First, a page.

Many elements of a site’s structure affect how search engines interpret and rank the pages. Each of these should be taken into account from the first stages of site design so that you don’t end up with a poorly optimized site that has to be restructured after-the-fact.
Page download speed
Google has publicly announced that download speed is a factor that affects search ranking. They have further announced that slow-performing mobile sites would be penalized. They feel that a poor performing site leads to a bad user experience, and should therefore receive less promotion within the results page. They have not said outright how they measure speed, but the SEO industry has set up several tests in order to make educated guesses on how the algorithm works. They have found that in practice speed is not taken into account enough to affect the top-ten rankings. It seems to only be a factor when speeds are extraordinarily slow and sites are ranked closely enough that speed can be used as a determining factor. This should not be taken as free reign to make slow sites, though. Google is trusted because it gives its users what they want, and as performance becomes more and more of an issue the download speed can easily become more important within the algorithms.
Since the beginning of the web there has been a need to instruct automated website crawlers, often known as spiders, how to view your site. The robots.txt file, which must be located in the site’s root directory, is the accepted standard. It allows the site owner to declare which spiders may access the site and what parts of the site are excluded from crawling.
Search engines are the best example of an internet spider, and most legitimate search engines honor robots files. We can take advantage of this in terms of optimizing our site for searches by excluding pages or directories that we do not want indexed.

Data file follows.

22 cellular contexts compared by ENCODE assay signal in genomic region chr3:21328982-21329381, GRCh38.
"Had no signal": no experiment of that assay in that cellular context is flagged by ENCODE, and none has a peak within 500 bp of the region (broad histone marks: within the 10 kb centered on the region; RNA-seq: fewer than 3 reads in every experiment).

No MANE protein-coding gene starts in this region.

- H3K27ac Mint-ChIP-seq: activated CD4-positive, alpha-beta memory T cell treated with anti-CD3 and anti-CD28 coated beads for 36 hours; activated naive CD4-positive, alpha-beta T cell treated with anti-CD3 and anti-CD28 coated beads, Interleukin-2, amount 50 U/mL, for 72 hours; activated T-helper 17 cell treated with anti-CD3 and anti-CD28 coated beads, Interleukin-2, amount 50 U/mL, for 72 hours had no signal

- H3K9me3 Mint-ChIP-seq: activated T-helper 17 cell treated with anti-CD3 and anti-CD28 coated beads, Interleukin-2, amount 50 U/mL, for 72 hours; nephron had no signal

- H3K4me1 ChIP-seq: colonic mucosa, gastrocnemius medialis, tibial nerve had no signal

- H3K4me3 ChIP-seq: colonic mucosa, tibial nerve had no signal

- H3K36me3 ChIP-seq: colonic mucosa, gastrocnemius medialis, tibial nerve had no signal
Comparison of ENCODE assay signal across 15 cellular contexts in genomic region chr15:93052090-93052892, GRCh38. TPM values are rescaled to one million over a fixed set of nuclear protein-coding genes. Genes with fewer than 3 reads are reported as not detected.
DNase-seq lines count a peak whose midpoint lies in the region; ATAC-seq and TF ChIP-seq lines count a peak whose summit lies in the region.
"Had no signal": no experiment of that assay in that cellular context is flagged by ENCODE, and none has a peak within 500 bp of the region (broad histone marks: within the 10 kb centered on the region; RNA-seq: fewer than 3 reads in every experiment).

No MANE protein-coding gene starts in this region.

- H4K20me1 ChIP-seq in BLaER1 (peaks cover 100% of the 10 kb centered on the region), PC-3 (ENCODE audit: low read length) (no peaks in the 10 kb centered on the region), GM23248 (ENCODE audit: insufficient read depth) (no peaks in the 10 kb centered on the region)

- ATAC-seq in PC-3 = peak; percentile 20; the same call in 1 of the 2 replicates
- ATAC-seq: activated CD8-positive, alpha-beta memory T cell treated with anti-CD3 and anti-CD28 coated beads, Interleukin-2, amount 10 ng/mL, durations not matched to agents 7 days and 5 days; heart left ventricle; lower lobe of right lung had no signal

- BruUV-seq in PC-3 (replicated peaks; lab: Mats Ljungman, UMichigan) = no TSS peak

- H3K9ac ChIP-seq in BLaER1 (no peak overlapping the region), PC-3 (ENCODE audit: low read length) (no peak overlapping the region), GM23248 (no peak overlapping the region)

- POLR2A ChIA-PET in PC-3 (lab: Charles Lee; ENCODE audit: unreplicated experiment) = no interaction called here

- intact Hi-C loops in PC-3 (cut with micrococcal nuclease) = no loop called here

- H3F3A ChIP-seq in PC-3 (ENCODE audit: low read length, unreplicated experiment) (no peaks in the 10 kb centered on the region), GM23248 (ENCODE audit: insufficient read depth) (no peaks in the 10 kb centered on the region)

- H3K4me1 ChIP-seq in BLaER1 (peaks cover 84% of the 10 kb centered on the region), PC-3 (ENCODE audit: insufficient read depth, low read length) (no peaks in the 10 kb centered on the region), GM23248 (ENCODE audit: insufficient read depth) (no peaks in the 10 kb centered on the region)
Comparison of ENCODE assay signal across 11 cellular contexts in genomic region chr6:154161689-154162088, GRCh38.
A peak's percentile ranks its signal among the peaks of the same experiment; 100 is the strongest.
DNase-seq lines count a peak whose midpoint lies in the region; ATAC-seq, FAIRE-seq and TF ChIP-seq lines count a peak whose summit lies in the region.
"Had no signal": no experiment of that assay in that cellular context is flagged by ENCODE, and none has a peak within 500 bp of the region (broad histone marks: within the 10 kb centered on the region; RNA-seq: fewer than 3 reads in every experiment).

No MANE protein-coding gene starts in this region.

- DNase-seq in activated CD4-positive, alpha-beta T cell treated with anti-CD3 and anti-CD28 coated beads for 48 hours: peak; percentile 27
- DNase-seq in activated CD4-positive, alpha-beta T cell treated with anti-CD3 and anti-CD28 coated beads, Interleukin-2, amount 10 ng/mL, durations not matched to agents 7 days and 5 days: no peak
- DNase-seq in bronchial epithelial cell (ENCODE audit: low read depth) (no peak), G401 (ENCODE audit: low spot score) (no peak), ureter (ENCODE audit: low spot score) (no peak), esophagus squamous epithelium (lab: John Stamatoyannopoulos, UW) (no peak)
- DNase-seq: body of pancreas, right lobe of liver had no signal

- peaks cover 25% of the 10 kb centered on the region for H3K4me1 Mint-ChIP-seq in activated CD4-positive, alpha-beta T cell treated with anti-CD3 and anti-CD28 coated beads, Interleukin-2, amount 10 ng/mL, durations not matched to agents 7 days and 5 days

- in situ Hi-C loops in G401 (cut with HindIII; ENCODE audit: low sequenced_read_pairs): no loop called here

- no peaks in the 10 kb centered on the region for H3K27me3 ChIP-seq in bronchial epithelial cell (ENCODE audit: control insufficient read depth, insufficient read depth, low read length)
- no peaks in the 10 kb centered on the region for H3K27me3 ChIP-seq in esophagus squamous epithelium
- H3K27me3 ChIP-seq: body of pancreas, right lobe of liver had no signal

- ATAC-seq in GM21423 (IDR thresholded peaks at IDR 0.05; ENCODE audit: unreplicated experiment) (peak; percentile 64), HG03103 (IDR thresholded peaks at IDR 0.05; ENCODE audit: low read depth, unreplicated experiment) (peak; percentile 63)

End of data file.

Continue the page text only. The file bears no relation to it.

Robots.txt files should not be the only method employed, though. If a pages that is indexed contains a link to any of the pages that are excluded, that link can still show up in the search results. If the page header can be templated, or if only a small number of pages need protecting, a meta tag is actually preferable.
Understand how search engines work in terms of creating their index. They crawl from one page to another through following links. Be careful, then, not to create orphan pages that do not have any links pointing to them. They will never show up in the search index. Remember that inbound links are an important part if creating a page’s rank.
Images vs. text
Another important characteristic of a spider that it processes your page as text. It cannot visualize what is in your images and impart any meaning from them whatsoever. Therefore, use text instead of images, Flash, or other technologies to convey important information. Search can’t understand information conveyed visually through other media. For images that you do use, be sure to include alt tags, that can at least add some sense of what you are trying to convey. Keep in mind, though, that keywords appearing as text do outweigh those found in alt tags. Using a text browser such as Lynx will give you a good idea of how search engines see your site.
Sitemap files should be a must when creating and updating any site that you want indexed in the major search engines. These are not the old HTML sitemaps that are simply links to every page on your site. Instead they are specifically formatted XML files that list your pages, which pages you consider the most important, and the last updated time.
This file can in many ways act as a shortcut for the search engines. It allows you to explicitly state the organizational framework of your site, specify which pages you consider to be most important, and let the search engine know when each page was last updated. This last feature can be particularly important if you make a change deep within your site that you want indexed quickly.
Broken links are generally perceived as bad for a site’s search optimization. This can make site redesigns and even general site maintenance a problem when page URLs get removed or renamed. Keep in mind that even though your site might have updated its links to the new structure, there are likely dozens if not hundreds of links to your former pages from sites that you don’t control, all of which will be creating 404s. When a page’s URL can’t be maintained, use redirects to the new page location. Further, use true 301 Redirect statements at the server level rather than meta refresh tags within a stub page. While popular and easy, these refresh statements act only after a preset period of time once a page has been hit, which can disrupt the crawling process.
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